Baltimore’s Proposed AirBnB Regulations Would Make the City’s Housing Situation Worse

Nick Zaiac Feb 8, 2018

Short term rentals have proven to be a popular way for Baltimore homeowners to earn extra income. Airbnb has more than 1,200 hosts in the city, and short term rentals are available through numerous other companies. Yet, this income stream might dry up if the city passes regulations currently being considered by the city council.


The measure’s most important feature would limit the number of days non-resident landlords could rent rooms to 60 a year. This would effectively end the practice of individuals renting out entire houses while living elsewhere in the city. The bill would mean one less option for those who might want to invest in Baltimore by purchasing homes and renovating them into rental properties. It would also deter elderly city residents from holding onto family properties as rentals while retired and living elsewhere. Rather than causing displacement, it may exacerbate the problem by taking away income that can fund intra-city investment and long-term homeownership.


This would also deter investment in medium-term rentals. Renters of such properties include the newly divorced, temporarily homeless families, returning veterans, and others, and they will likely now turn to short-term rental properties that will be less accommodating of them. (Rooming houses, which once served some of these renters, face even more stringent rules.)


The rules would apply the city hotel tax to short-term rentals and would mandate a rental license and $100 fee, as well as impose hotel-like recordkeeping requirements.


This fight is the latest in a series of attempts to make renting out rooms harder for homeowners. There is a bootleggers-and-Baptists story to be told about the hotel lobby and anti-rental NIMBY groups pushing to regulate short-term rentals. Hotel interests have long sought to regulate other types of short-term housing, giving the hoteliers a competitive advantage as better-capitalized industry incumbents. They argue short-term rentals are more like hotel stays than they are apartment leases. Anti-rental NIMBYs voice sometimes-legitimate concerns about the nuisances that vacation rental guests cause.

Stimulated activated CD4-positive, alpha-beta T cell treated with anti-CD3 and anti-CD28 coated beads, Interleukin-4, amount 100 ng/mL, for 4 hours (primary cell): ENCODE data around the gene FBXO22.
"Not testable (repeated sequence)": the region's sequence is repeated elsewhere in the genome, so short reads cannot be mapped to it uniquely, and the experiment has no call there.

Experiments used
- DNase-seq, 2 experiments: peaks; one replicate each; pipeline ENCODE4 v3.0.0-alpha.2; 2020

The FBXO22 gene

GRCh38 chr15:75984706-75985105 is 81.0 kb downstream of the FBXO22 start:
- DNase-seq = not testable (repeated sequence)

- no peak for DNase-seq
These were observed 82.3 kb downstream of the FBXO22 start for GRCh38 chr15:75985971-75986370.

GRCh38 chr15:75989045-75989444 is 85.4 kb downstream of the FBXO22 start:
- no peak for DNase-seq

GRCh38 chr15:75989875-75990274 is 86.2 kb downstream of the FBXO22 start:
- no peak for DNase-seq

The latter group provides a sympathetic face to tout regulations that would centralize the short-term rental market in the hands of formal hotel interests. Doing so would draw renters from city neighborhoods, placating NIMBY interests while causing less investment to flow into renovating houses on residential side streets. Consumers such as tourists, residents new to the city, and conference guests would find less diversity in the short-term rental market and slightly higher prices.


The Visit Maryland tourism initiative spends millions of dollars to urge tourists to come and experience the city. Baltimore’s rental market is flourishing, and short-term rentals, with their more intimate, local feel are part of that success. Rules like the ones the city has considered in the past and is considering today will have costs. The vibrancy that short-term renters bring would be sapped, dollars won’t be spent, and events that might happen in Baltimore could end up in Philadelphia or D.C.


With these costs acknowledged and understood, city politicians face the challenge of regulating an emergent industry. Hopefully they will choose wisely. The livelihoods of some city residents lies in the balance.